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Practices of Human Security, Peacebuilding and Liberal Insecurity in Sierra Leone
What happens to the liberal democratic ideals of human security and peacebuilding when they travel to the radically different post-conflict setting of Sierra Leone?
Through its peacebuilding strategy the UN has been able to establish new grounds for exercising power. By aiming to secure the peace, rather than just maintaining it, the claim of neutrality has been replaced with a claim of how to build a state.
Based on fieldwork in the United Nations Integrated Peacebuilding Office in Sierra Leone, I argue that when human security travels to the field, it gets reinvented in ways that essentially undermine its liberal pretences. This is revealed in everyday practices of peacebuilding, where the concepts of accountability and ownership are reworked and given new meanings. In this process of re-signification, “accountability” becomes accountability towards the donors, and “ownership” a guise for overwhelming international power over the state. Rather than guided by liberal imperatives, peacebuilding here seems to be driven by humanitarian incitements and the need for bureaucratic control.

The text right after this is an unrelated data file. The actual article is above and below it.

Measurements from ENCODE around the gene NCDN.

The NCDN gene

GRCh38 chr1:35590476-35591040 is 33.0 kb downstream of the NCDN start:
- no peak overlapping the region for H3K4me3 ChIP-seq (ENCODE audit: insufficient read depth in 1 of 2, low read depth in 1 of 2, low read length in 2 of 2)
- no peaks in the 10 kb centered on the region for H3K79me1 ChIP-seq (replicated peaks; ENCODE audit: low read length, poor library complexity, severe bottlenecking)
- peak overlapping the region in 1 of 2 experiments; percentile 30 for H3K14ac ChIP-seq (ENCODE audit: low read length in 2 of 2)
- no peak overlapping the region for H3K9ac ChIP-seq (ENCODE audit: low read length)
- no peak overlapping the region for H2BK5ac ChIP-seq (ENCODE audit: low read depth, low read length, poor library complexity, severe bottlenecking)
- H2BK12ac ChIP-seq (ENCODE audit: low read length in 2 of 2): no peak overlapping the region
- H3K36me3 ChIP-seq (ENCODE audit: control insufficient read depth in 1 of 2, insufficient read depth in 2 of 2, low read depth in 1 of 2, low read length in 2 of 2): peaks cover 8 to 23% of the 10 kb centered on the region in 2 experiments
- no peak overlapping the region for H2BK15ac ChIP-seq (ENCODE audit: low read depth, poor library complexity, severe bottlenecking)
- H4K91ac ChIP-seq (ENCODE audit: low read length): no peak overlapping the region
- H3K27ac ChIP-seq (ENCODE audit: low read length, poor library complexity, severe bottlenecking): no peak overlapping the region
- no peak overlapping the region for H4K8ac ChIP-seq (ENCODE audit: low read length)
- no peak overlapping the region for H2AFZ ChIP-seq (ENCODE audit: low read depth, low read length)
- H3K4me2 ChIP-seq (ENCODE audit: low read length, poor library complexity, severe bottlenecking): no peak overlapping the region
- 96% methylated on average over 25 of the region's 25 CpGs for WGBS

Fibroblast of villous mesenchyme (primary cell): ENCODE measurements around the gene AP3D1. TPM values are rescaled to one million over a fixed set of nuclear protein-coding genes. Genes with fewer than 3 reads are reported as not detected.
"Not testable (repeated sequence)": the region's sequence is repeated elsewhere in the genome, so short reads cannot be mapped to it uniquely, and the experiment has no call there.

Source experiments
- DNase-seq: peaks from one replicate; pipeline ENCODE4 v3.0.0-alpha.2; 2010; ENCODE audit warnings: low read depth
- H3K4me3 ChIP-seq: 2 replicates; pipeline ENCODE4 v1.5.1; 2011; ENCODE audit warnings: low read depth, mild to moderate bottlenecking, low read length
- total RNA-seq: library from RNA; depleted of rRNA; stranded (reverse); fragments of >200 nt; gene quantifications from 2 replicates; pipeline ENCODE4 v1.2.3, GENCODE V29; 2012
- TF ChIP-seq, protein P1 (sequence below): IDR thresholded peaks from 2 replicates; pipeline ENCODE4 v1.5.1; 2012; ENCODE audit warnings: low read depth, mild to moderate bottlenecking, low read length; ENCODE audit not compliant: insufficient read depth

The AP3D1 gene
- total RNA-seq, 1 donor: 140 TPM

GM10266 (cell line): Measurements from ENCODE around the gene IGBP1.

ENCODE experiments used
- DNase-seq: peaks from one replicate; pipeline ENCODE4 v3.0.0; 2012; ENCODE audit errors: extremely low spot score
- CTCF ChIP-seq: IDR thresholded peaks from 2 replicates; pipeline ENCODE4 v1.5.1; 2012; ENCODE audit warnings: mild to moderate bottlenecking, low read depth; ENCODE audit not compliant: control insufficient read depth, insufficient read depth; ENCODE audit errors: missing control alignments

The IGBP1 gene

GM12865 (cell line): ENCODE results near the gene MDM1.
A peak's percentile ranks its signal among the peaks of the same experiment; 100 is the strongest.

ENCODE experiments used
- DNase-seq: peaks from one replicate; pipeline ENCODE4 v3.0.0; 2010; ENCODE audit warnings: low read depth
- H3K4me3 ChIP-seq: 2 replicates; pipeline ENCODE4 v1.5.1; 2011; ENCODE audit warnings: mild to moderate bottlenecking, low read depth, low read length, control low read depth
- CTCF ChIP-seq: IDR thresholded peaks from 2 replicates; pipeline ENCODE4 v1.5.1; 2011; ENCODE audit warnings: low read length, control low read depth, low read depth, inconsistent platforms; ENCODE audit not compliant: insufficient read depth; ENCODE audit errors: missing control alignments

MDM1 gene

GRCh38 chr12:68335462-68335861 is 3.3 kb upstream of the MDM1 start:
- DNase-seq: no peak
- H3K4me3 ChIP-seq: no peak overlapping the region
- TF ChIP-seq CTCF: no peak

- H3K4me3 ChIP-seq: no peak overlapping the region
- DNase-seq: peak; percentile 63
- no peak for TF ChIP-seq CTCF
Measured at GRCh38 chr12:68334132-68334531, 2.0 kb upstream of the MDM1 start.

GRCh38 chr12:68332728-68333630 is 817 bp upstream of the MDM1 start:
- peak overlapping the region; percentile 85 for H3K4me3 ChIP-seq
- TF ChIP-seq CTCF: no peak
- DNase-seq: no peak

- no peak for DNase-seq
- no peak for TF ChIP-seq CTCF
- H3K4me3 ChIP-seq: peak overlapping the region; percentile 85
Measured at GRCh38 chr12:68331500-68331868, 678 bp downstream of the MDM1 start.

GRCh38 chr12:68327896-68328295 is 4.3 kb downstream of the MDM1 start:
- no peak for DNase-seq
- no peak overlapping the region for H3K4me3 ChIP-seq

This embodiment of human security, I argue, illustrates the processes by which Westerners are trying to make moral sense of their engagement with people from less wealthy and less secure countries. It reflects an interesting new kind of transnational humanitarian subjectivity of which we ourselves are part.